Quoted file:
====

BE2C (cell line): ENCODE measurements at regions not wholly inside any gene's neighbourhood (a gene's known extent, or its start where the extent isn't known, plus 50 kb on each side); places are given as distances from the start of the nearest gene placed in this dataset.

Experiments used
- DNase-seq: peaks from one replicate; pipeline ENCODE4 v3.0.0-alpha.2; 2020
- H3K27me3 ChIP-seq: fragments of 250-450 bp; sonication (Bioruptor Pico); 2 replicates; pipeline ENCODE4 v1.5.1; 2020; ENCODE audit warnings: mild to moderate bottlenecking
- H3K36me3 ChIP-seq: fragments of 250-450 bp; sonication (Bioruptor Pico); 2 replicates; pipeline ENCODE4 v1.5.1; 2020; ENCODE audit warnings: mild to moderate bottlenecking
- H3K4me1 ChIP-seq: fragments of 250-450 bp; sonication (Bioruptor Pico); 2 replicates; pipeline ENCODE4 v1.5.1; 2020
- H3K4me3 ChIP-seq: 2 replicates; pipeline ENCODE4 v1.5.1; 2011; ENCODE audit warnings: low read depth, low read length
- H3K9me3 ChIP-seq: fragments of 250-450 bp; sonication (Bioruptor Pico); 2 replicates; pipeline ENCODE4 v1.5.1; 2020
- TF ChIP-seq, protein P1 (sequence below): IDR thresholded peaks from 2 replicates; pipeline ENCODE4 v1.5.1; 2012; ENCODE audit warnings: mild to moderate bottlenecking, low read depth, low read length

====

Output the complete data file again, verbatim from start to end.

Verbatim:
BE2C (cell line): ENCODE measurements at regions not wholly inside any gene's neighbourhood (a gene's known extent, or its start where the extent isn't known, plus 50 kb on each side); places are given as distances from the start of the nearest gene placed in this dataset.

Experiments used
- DNase-seq: peaks from one replicate; pipeline ENCODE4 v3.0.0-alpha.2; 2020
- H3K27me3 ChIP-seq: fragments of 250-450 bp; sonication (Bioruptor Pico); 2 replicates; pipeline ENCODE4 v1.5.1; 2020; ENCODE audit warnings: mild to moderate bottlenecking
- H3K36me3 ChIP-seq: fragments of 250-450 bp; sonication (Bioruptor Pico); 2 replicates; pipeline ENCODE4 v1.5.1; 2020; ENCODE audit warnings: mild to moderate bottlenecking
- H3K4me1 ChIP-seq: fragments of 250-450 bp; sonication (Bioruptor Pico); 2 replicates; pipeline ENCODE4 v1.5.1; 2020
- H3K4me3 ChIP-seq: 2 replicates; pipeline ENCODE4 v1.5.1; 2011; ENCODE audit warnings: low read depth, low read length
- H3K9me3 ChIP-seq: fragments of 250-450 bp; sonication (Bioruptor Pico); 2 replicates; pipeline ENCODE4 v1.5.1; 2020
- TF ChIP-seq, protein P1 (sequence below): IDR thresholded peaks from 2 replicates; pipeline ENCODE4 v1.5.1; 2012; ENCODE audit warnings: mild to moderate bottlenecking, low read depth, low read length